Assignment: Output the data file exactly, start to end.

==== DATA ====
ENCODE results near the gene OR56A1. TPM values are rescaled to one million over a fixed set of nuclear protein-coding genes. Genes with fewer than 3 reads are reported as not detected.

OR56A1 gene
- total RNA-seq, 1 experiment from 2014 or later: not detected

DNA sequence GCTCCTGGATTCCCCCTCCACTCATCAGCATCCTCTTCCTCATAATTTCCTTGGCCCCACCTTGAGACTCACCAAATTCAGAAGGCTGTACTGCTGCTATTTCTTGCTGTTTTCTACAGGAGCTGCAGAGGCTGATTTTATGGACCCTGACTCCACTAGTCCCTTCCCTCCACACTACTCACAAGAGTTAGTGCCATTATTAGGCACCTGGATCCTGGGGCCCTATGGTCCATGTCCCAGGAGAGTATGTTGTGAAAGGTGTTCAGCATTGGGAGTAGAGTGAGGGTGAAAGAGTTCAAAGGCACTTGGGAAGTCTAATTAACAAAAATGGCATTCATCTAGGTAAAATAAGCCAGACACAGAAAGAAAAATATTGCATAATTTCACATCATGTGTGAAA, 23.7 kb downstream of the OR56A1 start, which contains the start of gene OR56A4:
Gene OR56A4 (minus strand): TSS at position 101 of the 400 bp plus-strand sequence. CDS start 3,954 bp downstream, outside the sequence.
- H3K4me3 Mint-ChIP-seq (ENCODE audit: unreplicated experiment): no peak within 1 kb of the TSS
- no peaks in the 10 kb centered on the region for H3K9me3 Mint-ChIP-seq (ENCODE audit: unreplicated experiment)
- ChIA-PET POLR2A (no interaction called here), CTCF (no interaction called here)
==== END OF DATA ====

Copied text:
ENCODE results near the gene OR56A1. TPM values are rescaled to one million over a fixed set of nuclear protein-coding genes. Genes with fewer than 3 reads are reported as not detected.

OR56A1 gene
- total RNA-seq, 1 experiment from 2014 or later: not detected

DNA sequence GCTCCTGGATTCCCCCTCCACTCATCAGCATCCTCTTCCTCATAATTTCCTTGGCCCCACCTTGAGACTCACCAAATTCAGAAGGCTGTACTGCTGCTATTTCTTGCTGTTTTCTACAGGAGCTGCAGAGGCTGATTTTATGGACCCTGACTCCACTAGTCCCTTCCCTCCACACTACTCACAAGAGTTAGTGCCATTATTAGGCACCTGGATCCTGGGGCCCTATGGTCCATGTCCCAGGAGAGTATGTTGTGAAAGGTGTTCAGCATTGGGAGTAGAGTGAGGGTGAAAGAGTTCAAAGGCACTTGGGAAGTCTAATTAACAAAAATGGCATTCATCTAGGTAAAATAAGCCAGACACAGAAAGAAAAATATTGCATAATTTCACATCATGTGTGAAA, 23.7 kb downstream of the OR56A1 start, which contains the start of gene OR56A4:
Gene OR56A4 (minus strand): TSS at position 101 of the 400 bp plus-strand sequence. CDS start 3,954 bp downstream, outside the sequence.
- H3K4me3 Mint-ChIP-seq (ENCODE audit: unreplicated experiment): no peak within 1 kb of the TSS
- no peaks in the 10 kb centered on the region for H3K9me3 Mint-ChIP-seq (ENCODE audit: unreplicated experiment)
- ChIA-PET POLR2A (no interaction called here), CTCF (no interaction called here)